To support its expansion of content and services, CoP will add at least 13 new staff positions, including at least eight new editorial staff, and expand its technology and business teams. It plans to double revenue and subscribers within five years, significantly growing its reach and social impact.

“For more than three decades, The Chronicle of Higher Education has supported and collaborated with The Chronicle of Philanthropy, though the two serve distinct audiences with increasingly different missions and information needs,” said Pamela Gwaltney, Chair of the Board of Directors of The Chronicle of Higher Education Inc. “Both publications are in strong financial and editorial positions, so the time is right for CoP to chart its own future. Our Board is enthusiastic and optimistic about the path ahead for both organizations.”

CoP has already received grant commitments of nearly $6 million to support its new mission and growth from private philanthropies, including the William and Flora Hewlett Foundation ($3 million), Ford Foundation ($2 million), Charles Stewart Mott Foundation ($500,000), Walton Family Foundation ($200,000), John D. and Catherine T. MacArthur Foundation ($100,000), Conrad N. Hilton Foundation ($75,000), and The Heinz Endowments ($50,000).

CoP will maintain a strict separation between its fundraising and its journalism to ensure integrity and objectivity for all news and analysis. It will continue to be transparent about the funding it receives. In consultation with experts in the field, CoP is expanding its existing gift-acceptance and ethics policies, in line with best practices in the field, to ensure total editorial independence and prevent conflicts of interest as it makes the transition from a for-profit business to a charitable organization. With the growth in nonprofit newsrooms over the past few years and the success of their journalism, it is more important than ever for CoP to play a leadership role in demonstrating transparency to readers around how coverage decisions are made.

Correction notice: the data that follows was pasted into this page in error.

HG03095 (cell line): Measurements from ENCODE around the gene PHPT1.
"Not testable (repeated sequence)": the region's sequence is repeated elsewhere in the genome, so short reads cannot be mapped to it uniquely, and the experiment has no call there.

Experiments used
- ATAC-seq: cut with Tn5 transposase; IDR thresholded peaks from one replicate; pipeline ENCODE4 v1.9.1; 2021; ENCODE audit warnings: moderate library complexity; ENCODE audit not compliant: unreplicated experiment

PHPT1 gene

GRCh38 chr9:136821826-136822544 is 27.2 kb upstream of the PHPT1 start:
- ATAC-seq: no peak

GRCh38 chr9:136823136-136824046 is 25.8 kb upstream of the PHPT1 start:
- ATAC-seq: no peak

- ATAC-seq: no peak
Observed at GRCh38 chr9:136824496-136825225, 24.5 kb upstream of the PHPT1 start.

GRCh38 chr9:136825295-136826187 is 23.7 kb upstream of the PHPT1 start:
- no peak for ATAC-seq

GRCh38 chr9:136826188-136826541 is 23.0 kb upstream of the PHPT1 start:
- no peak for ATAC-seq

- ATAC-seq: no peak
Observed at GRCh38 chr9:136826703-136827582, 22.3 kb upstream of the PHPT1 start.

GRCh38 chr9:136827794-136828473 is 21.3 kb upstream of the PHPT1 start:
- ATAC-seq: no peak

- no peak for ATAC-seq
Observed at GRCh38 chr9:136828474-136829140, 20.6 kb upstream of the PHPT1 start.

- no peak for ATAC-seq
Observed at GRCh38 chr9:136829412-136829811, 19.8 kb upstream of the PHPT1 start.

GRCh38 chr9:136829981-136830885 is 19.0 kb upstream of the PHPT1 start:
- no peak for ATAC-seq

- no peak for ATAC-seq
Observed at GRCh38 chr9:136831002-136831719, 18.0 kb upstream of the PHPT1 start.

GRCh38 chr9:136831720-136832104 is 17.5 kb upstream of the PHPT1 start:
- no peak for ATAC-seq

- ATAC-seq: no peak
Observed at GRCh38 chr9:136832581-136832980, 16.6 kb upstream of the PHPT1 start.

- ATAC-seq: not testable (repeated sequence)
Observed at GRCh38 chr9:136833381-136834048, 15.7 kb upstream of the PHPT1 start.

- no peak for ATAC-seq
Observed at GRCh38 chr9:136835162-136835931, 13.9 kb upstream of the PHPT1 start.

The new nonprofit CoP, which awaits an official determination of 501(c)(3) status by the Internal Revenue Service, will be governed by an independent board of directors led by Trabian Shorters, CEO and founder of BMe Community. Shorters is a retired tech entrepreneur, former vice president of the John S. and James L. Knight Foundation, and a board member of the Solutions Journalism Network and DonorsChoose. Other founding board members include Ana Marie Argilagos, president and CEO, Hispanics in Philanthropy; Amanda Barrett, vice president and head of news audience, Associated Press; and Anna Nirmala, vice president of portfolio success, American Journalism Project. Also serving on the board are The Chronicle of Higher Education Inc.’s Chair of the Board of Directors Pamela Gwaltney and President and Editor in Chief Michael Riley.

“For our democracy to thrive, we need to spotlight the people of varied backgrounds, beliefs, and faiths who are solving problems, bridging divides, and advancing real change in their communities and across the nation,” said Shorters. “Yet today’s highly polarized media environment makes it increasingly difficult to find that productive content. That’s why it is so important and exciting that The Chronicle of Philanthropy is deeply committed to spotlighting the work of the social sector for the benefit of all.”

Find More By
Funding Area 
Areas of Focus